Is there anything that Korea offers above the U.S.? I think it’s really having a greater pool to pull from. What I found in the States, it’s really difficult to find good workers that have that same kind of drive. A lot of people really just look at it as a paycheck – they’re going to put in their eight hours – whereas a lot of the people that I work with in Korea, and people we’ve interviewed for positions, really want to make a difference. It’s refreshing to find people that want to make a difference.

Tom: You’re working in a business where government regulators maintain requirements in order for your company to sell products. Do you feel Korean regulations, regulators, and Korean business practices harmonize well with those in the European Union and the United States?

David: In some ways, what’s interesting is that up until this year, there were actually no Korean regulations around molecular diagnostics. They just were put in place this year. What’s nice is the Koreans have looked at both the FDA – the US regulations – as well as the EU regulations, and have done their own harmonization, which actually makes it easier for us as a company to be able to be compliant with all of the regulations that are out there.

Tom: Is there anything distinctly Korean about the product design process at Seegene that leads to improved results over what you might see in a U.S. company?

David: Nothing that truly jumps out at you, but, again, part of that could be just my approach, and the approach that I’ve always taken. There’s a lot of synergy between the way I have always approached it and the way the Koreans approach it.

If I look back on the experiences I’ve had here in the States, I think the biggest difference is that you don’t have that drive that I’ve always found with Koreans that I’ve worked with. It really is a drive to make a difference and to try to strive to always approach things in some ways in a new manner.

The one thing that Dr. Chun and I have deeply in common – we found it out immediately when we were talking to one another – is that we love it when someone tells us it can’t be done, because that just makes us work harder because we know it can be. If we’ve come to that decision, we know it can be done, and so the moment you challenge us, we’re going to work twice as hard just to be able to show you that we are correct.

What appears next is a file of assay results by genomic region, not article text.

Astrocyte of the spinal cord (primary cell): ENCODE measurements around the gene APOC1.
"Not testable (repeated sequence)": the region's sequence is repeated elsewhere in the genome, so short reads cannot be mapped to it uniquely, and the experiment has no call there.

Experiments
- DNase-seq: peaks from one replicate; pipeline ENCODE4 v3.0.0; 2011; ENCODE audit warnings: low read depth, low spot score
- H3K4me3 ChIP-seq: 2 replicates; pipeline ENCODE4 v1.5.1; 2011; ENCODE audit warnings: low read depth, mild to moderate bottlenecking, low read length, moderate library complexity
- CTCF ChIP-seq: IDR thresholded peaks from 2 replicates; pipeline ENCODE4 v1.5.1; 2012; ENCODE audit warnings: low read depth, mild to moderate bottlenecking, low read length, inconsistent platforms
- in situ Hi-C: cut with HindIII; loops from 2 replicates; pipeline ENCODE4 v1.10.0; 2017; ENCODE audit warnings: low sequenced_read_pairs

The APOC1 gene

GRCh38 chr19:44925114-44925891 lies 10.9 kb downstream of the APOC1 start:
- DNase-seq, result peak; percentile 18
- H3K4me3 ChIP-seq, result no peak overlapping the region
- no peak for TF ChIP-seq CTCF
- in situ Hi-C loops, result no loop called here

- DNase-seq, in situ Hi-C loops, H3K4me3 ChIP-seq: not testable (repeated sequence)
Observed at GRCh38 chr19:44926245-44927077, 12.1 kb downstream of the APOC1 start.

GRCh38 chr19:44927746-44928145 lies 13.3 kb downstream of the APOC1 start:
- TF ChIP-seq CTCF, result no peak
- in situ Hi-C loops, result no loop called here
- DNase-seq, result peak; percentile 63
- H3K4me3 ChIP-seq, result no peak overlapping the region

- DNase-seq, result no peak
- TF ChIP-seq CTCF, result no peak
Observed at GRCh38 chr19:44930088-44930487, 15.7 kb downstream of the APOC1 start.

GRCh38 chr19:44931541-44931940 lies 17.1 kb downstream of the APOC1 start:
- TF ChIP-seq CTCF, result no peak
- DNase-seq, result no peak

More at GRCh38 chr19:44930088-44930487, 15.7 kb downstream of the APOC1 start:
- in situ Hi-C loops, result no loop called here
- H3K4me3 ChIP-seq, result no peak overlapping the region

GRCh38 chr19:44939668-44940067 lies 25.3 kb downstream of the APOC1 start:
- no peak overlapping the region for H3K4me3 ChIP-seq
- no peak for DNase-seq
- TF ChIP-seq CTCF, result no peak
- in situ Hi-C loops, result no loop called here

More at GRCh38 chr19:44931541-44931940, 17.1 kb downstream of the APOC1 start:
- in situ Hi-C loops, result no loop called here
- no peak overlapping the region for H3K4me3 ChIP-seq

Tom: What are three mega-trends that you see in the Korean medical care industry happening, say, over the next 10 to 15 years?

David: In some ways, it’s the kind of trends that I hope I see. One of the major trends that I hope that I’ll see – whether it’s in Korea or whether it’s anywhere – it’s a requirement for us to start to make strides. It’s creativity.

We’ve really lost, in the industry, creativity. We have a tendency to wait for everyone else to come up with the next idea, and then everyone else jumps on that bandwagon. Specifically, in molecular diagnostics, in some ways, we haven’t made great strides for last ten years, and so this is a big area that I think Korea can make a major dent in.

The other areas – I wish I really had a nice crystal ball, because it’s tough to always get it correct here in diagnostics. Things don’t always seem to work as quickly as we would want them to. One other area is really looking at medicine and trying to make it a preventative medicine instead of reactionary medicine.

This, to me, is one of the critical areas that we all have to look at. I look back on the experiences that I’ve had, and I almost think about it as being an Oriental approach to medicine. One thing that I was taught 30+ years ago is that traditionally in Oriental medicine, you pay the doctor while you were healthy. Once you got sick, you stopped paying the doctor, so there was an incentive to always keep you healthy.

Whereas if you look at the Western approach, the incentive is actually to let you get sick. Because that’s the way to make money, because you have to see me when I’m sick. But, to me, that is an area that I think Korea could actually make a major stride in, and really help push health carethroughout the world to take a different approach and become more proactive instead of reactive.

Tom: Let’s talk about being a FELO. FELO is acronym for Foreign Executive in Local Organization. In our context, it means a non-Korean executive working in a Korean company. You’re the third FELO we’ve interviewed on KBC. Having been in Korea, in this position, now for about six months, how is it different working as an executive in a Korean company than in a Western multi-national?

David: For me, it’s no different. Again, I almost have to look back on the fact that I have experience from 30+ years ago in how I’ve always approached everything. To me, as an executive or as someone in management, my whole job is to always try to teach the people that work for me.

My job, the way I view it, is to actually get them so well educated on what I do that I can disappear and it won’t make a bit of difference to how the company is run – that people will have the experience, they’ll also have the drive, to really not have an issue if I was to disappear. As I used to tell people, “When I get hit by the bus, I don’t want to know that anything was affected.”